Brief Description of the Figures Fig. 1 shows a perspective view of an example of a flame sprayer constructed in accordance with the present invention.
Fig. 2 shows a plan view of the flame sprayer of Fig. 1.
Fig. 3 shows an elevation view of the flame sprayer of Fig. 1.
Detailed Description The disclosure relates to a flame sprayer for spraying curbs. The disclosure, including the figures, describes the raised pavement markers with reference to a few examples. The scope of the invention is not limited to the few examples, i. e., the described embodiments of the invention. Rather, the scope of the invention is defined by the appended claims. Changes can be made to the examples, including alternative designs not disclosed, so as to still fall within the scope of the claims.
Fig. 1 shows an application of one example of a flame sprayer 10. The flame sprayer 10 rolls along the surface of a pavement 12 and proximate a curb 14 and
deposits a film or paint on the top and sides of the curb 14. The flame sprayer includes a body portion 16, a frame 18 attached to the body portion 16, and a flame spray assembly 20 connected to the framel8, the body portion 16, or both. In an example of operation of the flame sprayer 10, the flame spray assembly 20 mixes a fuel such as propane with compressed air to make a high velocity combustible gas stream. A thermal powder, often premixed with reflective glass spheres, is aspirated into the gas stream where the fuel mixture is ignited. The fuel mixture is directed outwardly toward the curb 14 and not downwardly and directly at the pavement surface 12. The resulting flame preheats the curb 14 and pavement 12 surface and deposits a film of molten thermal powder that hardens on the curb 14. This example describes in general the operation, those skilled in the art will recognize that modifications can be made to this example.
The flame sprayer 10 includes a body portion 16 attached to rollers 22. The rollers 22 in the example are carriage wheels or semi-pneumatic rubber, ball bearing wheels. Other examples of rollers, such as tracks, or the like, are contemplated. The wheels 22 in the example permit the flame sprayer 10 to roll along the pavement surface 12 in a selected direction of travel. The operator stands proximate the backside 24 which is opposite the front side 26. Also identified on the figure is a longitudinal side 28 and body sides 29,30. In the example, an operator will stand proximate the back side 24, grasp the handles 32, and push or pull the flame sprayer 10. The flame sprayer 10 can also be self-propelled. The body portion 16 of the example includes controls 34 that can include gauges, levers, valves, or the like, so the flame sprayer 10 can deposit the film on the curb 14. The body portion 16 is also adapted to hold a propane gas tank, such as a typical twenty-pound tank. The body portion is also adapted to be coupled to an air supply, such as an air hose connected to a remote air compressor.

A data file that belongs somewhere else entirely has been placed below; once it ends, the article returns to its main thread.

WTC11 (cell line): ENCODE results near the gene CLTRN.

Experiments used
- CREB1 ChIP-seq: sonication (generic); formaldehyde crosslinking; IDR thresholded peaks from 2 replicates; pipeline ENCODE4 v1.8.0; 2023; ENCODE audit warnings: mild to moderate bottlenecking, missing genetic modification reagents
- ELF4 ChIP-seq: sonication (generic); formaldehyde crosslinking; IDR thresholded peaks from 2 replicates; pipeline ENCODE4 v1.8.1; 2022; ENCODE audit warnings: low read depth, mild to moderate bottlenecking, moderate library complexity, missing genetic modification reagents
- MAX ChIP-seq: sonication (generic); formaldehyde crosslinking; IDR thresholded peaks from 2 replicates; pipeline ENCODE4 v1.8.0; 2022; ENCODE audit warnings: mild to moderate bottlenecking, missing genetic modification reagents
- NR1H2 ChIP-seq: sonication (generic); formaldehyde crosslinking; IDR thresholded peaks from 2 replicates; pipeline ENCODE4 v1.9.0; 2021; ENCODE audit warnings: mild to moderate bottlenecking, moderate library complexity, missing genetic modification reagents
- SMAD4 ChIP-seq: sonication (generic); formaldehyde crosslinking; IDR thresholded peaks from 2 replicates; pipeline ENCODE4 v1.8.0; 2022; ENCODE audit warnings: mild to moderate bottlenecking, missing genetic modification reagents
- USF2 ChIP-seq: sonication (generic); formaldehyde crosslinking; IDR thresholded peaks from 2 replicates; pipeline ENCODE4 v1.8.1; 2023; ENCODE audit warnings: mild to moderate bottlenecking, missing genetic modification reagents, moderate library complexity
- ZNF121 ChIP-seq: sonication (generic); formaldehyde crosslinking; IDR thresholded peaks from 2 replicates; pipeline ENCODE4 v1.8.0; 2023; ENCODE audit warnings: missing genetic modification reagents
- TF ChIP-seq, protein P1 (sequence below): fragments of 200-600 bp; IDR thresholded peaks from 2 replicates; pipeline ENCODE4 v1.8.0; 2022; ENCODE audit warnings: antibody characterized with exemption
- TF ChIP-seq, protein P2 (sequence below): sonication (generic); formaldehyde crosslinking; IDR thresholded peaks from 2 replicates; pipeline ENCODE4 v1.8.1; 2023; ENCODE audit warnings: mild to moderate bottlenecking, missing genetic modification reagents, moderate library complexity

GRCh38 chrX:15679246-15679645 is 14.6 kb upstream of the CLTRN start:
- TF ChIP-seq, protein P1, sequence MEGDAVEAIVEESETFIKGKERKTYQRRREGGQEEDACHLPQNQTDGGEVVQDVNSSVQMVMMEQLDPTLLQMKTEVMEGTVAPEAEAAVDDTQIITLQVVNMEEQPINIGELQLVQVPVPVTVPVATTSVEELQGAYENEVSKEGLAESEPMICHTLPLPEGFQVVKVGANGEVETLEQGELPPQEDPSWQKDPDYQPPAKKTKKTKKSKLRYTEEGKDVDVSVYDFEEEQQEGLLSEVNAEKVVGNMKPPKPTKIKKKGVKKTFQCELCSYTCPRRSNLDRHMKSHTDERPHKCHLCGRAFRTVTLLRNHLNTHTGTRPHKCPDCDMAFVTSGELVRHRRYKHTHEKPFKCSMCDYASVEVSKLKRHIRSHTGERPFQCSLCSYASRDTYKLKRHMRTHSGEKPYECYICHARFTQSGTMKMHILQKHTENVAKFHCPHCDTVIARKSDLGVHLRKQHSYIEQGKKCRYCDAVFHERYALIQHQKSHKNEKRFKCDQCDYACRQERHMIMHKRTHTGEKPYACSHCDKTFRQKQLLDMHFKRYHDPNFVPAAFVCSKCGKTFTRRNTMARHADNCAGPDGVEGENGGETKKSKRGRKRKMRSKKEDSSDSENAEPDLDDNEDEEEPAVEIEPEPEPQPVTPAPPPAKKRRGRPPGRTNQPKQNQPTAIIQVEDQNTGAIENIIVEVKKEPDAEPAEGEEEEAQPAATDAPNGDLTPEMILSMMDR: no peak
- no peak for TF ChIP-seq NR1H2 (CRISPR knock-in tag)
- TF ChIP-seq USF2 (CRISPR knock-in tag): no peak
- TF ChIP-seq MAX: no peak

The flame sprayer can travel forward, backward or turn, or the like, and the longitudinal side 28, and body sides 29,30 in the example are generally along the direction of travel, or (approximately) tangential to the direction of travel (for descriptive purposes). In the example, the body portion 16 is rectangular such that body side 29 is generally planar. Other examples are contemplated where the body portion 16 is not rectangular or that the actual side 29 of the body portion 16 is not oriented to be tangential to or along the direction of travel. Examples of this are if the
body portion was triangular, trapezoidal, rounded, and many others. In these cases, the longitudinal side is"associated"with the body portion. That is, an associated longitudinal side is a conceptual plane that is tangential to or along the direction of travel where that plane contacts the body portion, intersects the body portion, is coplanar with the body side or is merely proximate the body portion. In the example shown, the longitudinal side 28 is proximate to the body portion 16.
In the example shown, the frame 18 is connected to the body portion 16.
Alternative flame sprayers need not include a frame. The frame 18 of the example includes a leading member 19 and a trailing member 21, which are both generally perpendicular to the longitudinal side 30 and generally parallel to the pavement surface 12. Other configurations are possible. A third wheel 23 is attached to the frame 18. In one example, the frame is formed of steel welded and bolted together and to the body portion 16 and flame spray assembly 20.
The flame spray assembly 20 includes a spray nozzle 40 (shown in phantom) that is generally surrounded by a wind screen 42. In the example shown, the flame sprayer 10 includes a thermal powder reservoir 44 that is attached to the spray nozzle 40. In other example, the thermal powder reservoir can be remote from the flame prayer 10 but in communication with the spray nozzle 40. In the example shown, the thermal powder reservoir 44 is a hopper 46. The hopper 46 is in communication with a flow control valve 48. The metering valve 50 is also connected to the flow control valve 48 and is operated by controls to provide a selected flow of thermal powder through the flow control valve 48 and into gun block 52. Airline 54 and propane line 56 are connected to the gun block to mix with and aspirate the thermal powder in the gun block 52. The gun block is in direct fluid communication with the spray nozzle 40.